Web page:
So, not only are you working and strengthening most of your big muscle groups, but your brain will send a message to your whole body to increase your strength. When you improve your deadlift, you’re improving total body strength that will carry over to other big lifts as well.
6. Smaller waist
Deadlifts activate your back muscles, specifically your lats, which are the muscles that run alongside your upper body and insert along your spine. As you build this muscle and your other back muscles, this will give the illusion of a smaller waist.
Aside from increasing your muscular definition, deadlifts use your whole body which creates a higher calorie-burning effect than exercises that only work one muscle group. Over time this will positively contribute to fat loss, which actually does give you a smaller waist.
Combined, these two side-effects of working on your deadlifts will help you to achieve a more aesthetic body.
7. Stronger core
Your core muscles make up your torso. Everything from your lats, spinal erectors, abs, obliques, upper back muscles and even your glutes contribute to your core strength. All of these muscles are required to do a deadlift. Which means, the more you deadlift, the stronger they’ll get.
A strong core has many benefits. Aside from stabilizing your spine and other joints, having a strong core will also encourage better posture, decrease your potential for injury, reduce and maybe even eliminate lower back pain, and help you to have more endurance.
8. “Holy Hamstrings, Batman!”
Remember how I mentioned that deadlifting will help you to grow your glutes? Well, if you’ve ever seen someone who deadlifts regularly, and well, then you may have noticed that they probably had a serious set of hamstrings to match their glutes.
This is because the deadlift is a posterior chain exercise that hits your back, glutes, and hamstrings to a very large extent.
It takes a significant amount of hamstring strength to work with your glutes to extend your hips into a hip-hinge and then stand up straight while holding weight in your hands.
Even just practicing the deadlift will help your hamstring development. Whenever you stretch a muscle before exerting force, it allows more muscle fibers to be recruited, which leads to more hypertrophy or muscle building.
9. Better posture
It’s difficult to have crappy posture if you’re deadlifting.
You’ve got to learn how to pull your shoulders back and retract your shoulder blades, squeeze your glutes, engage your core, and keep your chest up. Remove the barbell from this image and stand up straight, and you’ve got a picture of some really nice posture.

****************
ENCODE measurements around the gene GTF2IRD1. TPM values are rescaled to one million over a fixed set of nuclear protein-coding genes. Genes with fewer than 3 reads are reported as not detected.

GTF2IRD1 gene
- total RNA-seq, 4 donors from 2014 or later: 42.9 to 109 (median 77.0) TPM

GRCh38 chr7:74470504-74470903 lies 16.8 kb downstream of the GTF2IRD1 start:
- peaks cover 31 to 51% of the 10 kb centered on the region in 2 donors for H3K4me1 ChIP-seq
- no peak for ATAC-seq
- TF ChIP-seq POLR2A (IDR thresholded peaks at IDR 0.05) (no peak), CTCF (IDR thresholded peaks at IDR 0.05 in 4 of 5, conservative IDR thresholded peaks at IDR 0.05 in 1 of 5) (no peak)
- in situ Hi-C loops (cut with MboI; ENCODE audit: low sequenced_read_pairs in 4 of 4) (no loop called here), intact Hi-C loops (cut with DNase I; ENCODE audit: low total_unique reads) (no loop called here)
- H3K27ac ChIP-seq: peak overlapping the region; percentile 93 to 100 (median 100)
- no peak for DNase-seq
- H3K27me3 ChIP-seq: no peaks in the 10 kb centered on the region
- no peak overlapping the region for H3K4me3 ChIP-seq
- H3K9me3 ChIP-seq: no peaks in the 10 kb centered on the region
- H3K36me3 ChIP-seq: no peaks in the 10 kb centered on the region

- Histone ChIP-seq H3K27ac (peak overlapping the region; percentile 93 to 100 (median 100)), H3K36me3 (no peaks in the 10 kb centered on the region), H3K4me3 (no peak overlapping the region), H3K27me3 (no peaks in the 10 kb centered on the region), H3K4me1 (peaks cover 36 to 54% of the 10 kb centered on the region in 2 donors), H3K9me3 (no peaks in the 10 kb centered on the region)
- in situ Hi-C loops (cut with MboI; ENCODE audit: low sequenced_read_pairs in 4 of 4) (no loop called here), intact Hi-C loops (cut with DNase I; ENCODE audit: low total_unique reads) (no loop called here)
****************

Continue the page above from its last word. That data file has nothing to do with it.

In addition to waking up the glutes and strengthening your core, which will do wonders for poor posture, the deadlift also teaches you how to hold your chest up and keep your shoulders back and down.
A lot of the time, sloppy or slouchy posture comes from rounded shoulders and a rounded upper back.
The deadlift encourages the external rotation of the shoulders, which helps you to keep your chest up and your back straight.
After sitting at a desk, working on a computer, or even just hunching over your cell phone, this extended time in an internally-rotated position will weaken and tighten muscles causing imbalances that lead to poor posture.
Deadlifts help to reverse that by training the muscles on the back of your body that tend to get neglected.
10. Enhance athletic performance
Deadlifting can enhance athletic performance by helping you to sprint and run faster, jump higher, change positions quickly and exert force against your opponent. The stronger your posterior chain is, the stronger you’ll be in everything you do.
This is especially true for sports or athletic performance where power often plays a large role. Learning to deadlift and adding deadlifts to your routine can reap big rewards.
What muscles do deadlifts work?
Deadlifts work most of the muscles in your body, with an emphasis on the muscles that run along the back of your body in particular.
Main muscles targeted
- Rhomboids (upper back)
- Traps (upper/middle back/neck)
- Erectors (spine)
- Quadriceps (front of thigh)
- Hamstrings (back of thigh)
- Abductors (outer thigh)
- Adductors (inner thigh)
- Posterior delts (back of shoulders)
- Hip flexors (front of hip)
This version of the deadlift is differentiated from the others by your foot position. During the sumo deadlift, your feet are a lot wider than shoulder-width, with your toes pointing out. Your hands are inside of your legs and you’ll be executing a shorter range of motion. This variation puts more emphasis on the quads and glutes.
Romanian deadlift (RDL)
One of the main differences between the RDL and other deadlift variations is that you start with the bar in front of your hips, rather than on the floor. Your shins will also stay vertical as you lower the weight toward the floor, push your hips back and lower your torso.